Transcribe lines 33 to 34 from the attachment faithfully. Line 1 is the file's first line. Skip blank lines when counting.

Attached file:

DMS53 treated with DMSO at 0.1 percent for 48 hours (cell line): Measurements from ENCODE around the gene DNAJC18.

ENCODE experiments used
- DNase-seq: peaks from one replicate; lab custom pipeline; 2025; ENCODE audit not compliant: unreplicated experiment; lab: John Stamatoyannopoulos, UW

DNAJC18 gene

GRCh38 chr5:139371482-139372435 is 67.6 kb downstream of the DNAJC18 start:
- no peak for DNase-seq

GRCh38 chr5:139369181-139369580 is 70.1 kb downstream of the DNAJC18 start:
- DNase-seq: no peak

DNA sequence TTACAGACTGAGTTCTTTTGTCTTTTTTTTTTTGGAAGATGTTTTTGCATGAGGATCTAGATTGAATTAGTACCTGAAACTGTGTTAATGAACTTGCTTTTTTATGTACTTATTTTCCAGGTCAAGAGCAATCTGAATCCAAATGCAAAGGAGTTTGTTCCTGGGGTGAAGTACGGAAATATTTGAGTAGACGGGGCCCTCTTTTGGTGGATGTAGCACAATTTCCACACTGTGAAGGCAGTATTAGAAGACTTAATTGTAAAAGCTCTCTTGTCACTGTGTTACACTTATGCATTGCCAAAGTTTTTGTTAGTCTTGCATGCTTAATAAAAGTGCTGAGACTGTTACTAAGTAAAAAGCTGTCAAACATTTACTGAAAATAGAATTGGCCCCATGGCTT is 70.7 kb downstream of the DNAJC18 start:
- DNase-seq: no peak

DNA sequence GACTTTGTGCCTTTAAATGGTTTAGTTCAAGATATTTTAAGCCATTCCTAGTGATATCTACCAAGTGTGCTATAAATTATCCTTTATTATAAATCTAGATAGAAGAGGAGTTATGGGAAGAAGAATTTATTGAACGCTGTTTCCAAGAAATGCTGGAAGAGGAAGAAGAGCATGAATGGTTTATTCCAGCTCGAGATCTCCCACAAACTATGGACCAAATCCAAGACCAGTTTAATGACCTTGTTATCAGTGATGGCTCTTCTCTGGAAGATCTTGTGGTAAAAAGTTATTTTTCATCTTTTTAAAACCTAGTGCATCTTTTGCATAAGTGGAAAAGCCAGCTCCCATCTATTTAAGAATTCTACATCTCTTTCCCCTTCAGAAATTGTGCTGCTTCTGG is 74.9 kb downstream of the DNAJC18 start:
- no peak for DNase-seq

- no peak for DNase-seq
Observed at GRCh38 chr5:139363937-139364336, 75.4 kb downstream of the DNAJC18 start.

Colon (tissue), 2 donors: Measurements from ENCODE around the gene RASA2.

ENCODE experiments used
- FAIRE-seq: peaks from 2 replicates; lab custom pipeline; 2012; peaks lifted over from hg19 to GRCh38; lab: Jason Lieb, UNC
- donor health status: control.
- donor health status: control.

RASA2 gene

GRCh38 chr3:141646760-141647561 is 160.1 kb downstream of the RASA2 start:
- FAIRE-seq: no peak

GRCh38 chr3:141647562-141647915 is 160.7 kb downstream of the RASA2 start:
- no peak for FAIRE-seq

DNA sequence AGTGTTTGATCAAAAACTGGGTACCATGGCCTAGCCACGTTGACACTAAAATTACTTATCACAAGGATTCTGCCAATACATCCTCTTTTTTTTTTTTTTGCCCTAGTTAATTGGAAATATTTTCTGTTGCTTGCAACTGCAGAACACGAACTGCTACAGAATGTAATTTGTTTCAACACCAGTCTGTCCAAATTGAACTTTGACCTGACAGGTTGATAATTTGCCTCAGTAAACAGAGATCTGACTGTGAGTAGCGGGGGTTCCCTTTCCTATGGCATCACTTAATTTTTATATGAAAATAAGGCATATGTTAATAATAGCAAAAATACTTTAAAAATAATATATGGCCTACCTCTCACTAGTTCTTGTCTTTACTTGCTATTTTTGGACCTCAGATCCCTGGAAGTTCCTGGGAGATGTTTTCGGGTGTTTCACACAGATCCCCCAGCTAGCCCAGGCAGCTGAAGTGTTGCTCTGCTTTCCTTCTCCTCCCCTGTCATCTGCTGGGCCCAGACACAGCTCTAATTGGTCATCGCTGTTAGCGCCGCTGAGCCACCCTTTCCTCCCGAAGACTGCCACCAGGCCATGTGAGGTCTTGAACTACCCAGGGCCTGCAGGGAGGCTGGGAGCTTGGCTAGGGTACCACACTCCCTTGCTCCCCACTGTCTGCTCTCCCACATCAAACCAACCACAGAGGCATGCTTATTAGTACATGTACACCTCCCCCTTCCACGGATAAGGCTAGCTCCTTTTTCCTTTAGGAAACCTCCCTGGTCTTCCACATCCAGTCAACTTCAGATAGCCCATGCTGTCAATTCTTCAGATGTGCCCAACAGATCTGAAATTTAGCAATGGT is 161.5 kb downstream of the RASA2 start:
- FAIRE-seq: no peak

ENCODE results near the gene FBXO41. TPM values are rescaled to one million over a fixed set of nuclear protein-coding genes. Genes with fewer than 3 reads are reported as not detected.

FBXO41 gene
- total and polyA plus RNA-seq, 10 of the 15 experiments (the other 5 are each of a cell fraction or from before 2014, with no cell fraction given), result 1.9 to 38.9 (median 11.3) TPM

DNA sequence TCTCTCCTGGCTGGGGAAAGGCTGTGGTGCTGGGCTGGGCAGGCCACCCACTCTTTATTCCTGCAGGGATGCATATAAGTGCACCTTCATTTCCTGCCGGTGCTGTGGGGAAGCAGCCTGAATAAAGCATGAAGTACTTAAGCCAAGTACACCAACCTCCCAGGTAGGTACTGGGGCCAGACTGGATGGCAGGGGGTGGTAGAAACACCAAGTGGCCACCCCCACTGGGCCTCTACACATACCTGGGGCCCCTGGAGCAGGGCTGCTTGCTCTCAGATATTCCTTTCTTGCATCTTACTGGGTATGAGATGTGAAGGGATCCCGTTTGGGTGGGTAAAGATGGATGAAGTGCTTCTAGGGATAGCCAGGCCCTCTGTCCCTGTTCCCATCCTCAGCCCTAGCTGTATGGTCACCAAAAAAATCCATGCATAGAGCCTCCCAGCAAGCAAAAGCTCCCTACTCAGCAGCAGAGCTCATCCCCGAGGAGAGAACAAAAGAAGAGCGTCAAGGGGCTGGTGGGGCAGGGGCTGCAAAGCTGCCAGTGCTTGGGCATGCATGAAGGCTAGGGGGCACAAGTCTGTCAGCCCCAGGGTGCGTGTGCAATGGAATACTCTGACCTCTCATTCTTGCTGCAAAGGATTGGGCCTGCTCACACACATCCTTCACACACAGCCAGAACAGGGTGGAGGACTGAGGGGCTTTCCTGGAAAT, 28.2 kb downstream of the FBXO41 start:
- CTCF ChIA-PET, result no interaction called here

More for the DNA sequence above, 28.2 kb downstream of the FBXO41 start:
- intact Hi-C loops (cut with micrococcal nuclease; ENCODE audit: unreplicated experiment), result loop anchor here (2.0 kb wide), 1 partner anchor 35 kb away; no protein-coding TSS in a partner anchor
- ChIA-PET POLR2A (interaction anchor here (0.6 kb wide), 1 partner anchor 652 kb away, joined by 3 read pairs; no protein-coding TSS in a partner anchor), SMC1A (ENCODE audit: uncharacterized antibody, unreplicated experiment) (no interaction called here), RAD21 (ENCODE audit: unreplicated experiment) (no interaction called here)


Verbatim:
- intact Hi-C loops (cut with micrococcal nuclease; ENCODE audit: unreplicated experiment), result loop anchor here (2.0 kb wide), 1 partner anchor 35 kb away; no protein-coding TSS in a partner anchor
- ChIA-PET POLR2A (interaction anchor here (0.6 kb wide), 1 partner anchor 652 kb away, joined by 3 read pairs; no protein-coding TSS in a partner anchor), SMC1A (ENCODE audit: uncharacterized antibody, unreplicated experiment) (no interaction called here), RAD21 (ENCODE audit: unreplicated experiment) (no interaction called here)